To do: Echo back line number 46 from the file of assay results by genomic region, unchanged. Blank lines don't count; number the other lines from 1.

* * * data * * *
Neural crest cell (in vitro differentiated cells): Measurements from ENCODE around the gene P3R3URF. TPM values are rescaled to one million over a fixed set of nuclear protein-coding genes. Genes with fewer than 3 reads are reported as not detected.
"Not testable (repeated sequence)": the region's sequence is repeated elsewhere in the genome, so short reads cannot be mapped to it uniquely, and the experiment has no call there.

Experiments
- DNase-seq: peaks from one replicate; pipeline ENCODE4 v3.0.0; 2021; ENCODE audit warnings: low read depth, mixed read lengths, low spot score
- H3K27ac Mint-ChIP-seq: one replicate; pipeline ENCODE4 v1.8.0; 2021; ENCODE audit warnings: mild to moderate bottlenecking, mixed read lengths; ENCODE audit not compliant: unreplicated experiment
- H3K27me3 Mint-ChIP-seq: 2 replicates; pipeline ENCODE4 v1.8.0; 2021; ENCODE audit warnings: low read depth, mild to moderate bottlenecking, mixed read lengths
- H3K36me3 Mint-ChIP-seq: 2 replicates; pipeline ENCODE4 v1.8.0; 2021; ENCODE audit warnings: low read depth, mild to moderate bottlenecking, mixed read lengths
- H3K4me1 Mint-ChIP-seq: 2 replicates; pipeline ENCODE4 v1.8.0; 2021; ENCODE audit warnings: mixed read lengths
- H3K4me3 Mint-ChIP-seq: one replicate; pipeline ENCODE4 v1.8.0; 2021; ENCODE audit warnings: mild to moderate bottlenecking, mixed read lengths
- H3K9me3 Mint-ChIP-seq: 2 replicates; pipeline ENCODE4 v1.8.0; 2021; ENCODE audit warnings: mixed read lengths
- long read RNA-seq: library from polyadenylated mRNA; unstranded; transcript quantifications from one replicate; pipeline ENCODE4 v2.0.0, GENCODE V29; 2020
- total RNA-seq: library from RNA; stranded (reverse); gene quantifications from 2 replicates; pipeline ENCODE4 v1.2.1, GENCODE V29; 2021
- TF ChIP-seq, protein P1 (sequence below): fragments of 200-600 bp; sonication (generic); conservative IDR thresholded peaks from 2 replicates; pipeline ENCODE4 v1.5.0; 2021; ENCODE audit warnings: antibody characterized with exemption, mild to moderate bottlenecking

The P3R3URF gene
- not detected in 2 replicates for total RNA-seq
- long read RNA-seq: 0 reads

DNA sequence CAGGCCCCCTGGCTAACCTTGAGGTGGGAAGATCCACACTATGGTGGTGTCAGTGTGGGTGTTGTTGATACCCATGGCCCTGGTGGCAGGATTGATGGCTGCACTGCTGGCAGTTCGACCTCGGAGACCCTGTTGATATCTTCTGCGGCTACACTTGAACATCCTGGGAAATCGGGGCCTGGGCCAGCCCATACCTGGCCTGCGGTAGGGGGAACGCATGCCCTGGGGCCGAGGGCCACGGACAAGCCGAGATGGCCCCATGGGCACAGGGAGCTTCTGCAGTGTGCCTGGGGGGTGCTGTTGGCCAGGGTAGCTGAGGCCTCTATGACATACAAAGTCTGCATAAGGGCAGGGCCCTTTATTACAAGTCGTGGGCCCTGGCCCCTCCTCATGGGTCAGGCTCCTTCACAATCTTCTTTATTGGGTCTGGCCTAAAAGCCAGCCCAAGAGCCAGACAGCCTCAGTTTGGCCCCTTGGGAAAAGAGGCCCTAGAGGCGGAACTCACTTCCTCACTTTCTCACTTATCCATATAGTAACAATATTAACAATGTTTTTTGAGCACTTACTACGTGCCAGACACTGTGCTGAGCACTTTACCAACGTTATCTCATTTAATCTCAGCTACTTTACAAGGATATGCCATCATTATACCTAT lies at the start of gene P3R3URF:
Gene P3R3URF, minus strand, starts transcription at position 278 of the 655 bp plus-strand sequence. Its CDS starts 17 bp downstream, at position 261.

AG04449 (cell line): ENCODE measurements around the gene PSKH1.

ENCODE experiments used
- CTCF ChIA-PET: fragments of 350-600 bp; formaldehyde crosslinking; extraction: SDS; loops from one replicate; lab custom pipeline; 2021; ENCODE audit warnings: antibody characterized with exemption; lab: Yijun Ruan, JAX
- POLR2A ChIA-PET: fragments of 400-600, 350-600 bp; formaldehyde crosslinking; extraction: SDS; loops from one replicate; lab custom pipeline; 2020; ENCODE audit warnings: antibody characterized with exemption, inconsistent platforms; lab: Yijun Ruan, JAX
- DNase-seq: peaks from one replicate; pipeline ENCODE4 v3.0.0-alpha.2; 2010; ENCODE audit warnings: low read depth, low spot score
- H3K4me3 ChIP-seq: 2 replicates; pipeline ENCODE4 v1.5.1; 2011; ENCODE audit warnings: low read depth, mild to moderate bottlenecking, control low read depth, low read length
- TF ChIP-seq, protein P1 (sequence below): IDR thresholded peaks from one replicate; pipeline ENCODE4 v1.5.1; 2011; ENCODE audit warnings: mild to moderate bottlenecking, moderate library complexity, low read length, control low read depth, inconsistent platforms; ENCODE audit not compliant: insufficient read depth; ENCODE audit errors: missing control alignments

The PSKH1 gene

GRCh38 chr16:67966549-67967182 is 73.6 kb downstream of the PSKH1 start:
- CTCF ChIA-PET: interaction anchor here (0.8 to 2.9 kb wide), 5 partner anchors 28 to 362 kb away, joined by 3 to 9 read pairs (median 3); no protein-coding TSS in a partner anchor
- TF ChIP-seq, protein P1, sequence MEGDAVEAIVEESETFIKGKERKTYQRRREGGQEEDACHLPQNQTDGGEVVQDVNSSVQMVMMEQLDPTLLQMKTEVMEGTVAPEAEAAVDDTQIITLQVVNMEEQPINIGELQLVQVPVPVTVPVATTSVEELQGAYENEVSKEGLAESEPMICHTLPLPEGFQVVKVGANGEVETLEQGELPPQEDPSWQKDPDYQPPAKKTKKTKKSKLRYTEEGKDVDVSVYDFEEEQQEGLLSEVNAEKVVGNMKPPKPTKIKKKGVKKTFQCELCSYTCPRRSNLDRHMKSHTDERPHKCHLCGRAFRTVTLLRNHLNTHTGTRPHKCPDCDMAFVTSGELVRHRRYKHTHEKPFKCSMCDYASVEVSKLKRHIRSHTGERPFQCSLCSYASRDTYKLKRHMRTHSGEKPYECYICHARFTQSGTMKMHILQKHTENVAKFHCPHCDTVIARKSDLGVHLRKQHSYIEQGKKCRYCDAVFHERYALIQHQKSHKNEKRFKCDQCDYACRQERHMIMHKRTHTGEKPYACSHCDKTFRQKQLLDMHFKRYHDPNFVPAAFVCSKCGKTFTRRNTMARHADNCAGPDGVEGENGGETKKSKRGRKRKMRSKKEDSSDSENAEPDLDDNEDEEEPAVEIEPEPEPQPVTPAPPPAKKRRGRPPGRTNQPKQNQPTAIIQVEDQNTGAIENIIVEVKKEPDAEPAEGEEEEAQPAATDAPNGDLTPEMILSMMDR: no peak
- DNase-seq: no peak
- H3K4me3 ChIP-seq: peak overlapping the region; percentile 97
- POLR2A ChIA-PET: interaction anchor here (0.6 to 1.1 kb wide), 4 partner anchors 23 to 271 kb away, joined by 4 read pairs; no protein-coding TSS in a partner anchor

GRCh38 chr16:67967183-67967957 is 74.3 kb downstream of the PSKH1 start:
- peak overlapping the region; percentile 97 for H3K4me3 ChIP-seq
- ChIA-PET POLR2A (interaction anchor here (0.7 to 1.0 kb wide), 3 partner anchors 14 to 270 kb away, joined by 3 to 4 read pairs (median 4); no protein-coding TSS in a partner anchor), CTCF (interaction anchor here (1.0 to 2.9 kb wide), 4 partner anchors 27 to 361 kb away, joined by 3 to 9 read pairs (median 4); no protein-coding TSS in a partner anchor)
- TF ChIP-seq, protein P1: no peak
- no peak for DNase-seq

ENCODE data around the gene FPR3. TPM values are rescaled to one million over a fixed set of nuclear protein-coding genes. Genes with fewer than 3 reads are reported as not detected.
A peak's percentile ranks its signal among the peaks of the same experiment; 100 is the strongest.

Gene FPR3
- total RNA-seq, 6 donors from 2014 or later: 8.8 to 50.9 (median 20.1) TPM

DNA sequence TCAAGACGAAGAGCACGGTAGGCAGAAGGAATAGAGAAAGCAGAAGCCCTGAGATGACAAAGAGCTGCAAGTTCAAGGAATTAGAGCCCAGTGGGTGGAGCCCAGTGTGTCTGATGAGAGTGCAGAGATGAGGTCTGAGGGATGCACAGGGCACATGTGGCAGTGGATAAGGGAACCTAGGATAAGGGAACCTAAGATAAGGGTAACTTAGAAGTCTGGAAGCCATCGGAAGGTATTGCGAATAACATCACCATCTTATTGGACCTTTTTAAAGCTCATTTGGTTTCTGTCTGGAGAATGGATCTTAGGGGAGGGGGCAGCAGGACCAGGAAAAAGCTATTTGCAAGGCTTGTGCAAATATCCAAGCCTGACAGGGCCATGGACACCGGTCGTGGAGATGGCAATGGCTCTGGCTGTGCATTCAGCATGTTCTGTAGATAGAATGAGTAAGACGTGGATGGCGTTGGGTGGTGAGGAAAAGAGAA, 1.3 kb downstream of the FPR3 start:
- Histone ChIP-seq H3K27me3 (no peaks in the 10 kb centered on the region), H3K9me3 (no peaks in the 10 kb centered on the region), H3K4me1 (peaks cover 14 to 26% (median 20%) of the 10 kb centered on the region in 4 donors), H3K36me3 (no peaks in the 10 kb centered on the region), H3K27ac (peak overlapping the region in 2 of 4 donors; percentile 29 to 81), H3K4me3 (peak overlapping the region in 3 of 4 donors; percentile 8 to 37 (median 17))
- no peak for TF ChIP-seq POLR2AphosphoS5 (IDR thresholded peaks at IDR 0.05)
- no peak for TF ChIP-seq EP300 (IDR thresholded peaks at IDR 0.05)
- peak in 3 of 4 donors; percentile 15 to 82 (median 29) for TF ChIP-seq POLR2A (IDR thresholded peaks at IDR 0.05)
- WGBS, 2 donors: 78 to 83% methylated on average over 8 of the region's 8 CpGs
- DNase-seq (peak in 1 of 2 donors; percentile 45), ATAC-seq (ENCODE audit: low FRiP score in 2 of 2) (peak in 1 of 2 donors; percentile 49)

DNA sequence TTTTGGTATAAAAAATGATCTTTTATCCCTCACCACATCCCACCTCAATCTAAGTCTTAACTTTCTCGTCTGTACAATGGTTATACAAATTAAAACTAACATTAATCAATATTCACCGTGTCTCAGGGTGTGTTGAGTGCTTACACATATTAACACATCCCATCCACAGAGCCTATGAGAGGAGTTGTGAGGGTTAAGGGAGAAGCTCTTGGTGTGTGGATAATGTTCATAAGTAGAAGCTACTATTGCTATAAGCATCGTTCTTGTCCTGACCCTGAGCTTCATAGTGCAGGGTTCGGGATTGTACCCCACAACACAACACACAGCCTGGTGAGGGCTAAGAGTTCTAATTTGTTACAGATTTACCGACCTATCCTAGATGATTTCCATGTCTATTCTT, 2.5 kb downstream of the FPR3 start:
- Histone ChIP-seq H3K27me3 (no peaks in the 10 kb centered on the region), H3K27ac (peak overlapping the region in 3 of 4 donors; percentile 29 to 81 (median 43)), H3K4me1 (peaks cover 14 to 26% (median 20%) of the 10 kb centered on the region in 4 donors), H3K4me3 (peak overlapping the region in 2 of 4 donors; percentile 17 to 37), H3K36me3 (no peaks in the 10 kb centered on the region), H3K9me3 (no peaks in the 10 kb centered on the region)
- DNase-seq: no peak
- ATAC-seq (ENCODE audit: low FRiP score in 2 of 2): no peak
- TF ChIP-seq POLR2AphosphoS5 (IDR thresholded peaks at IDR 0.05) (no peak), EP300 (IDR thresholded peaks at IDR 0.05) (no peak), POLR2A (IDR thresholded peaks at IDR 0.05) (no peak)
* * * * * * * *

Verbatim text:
- peak in 3 of 4 donors; percentile 15 to 82 (median 29) for TF ChIP-seq POLR2A (IDR thresholded peaks at IDR 0.05)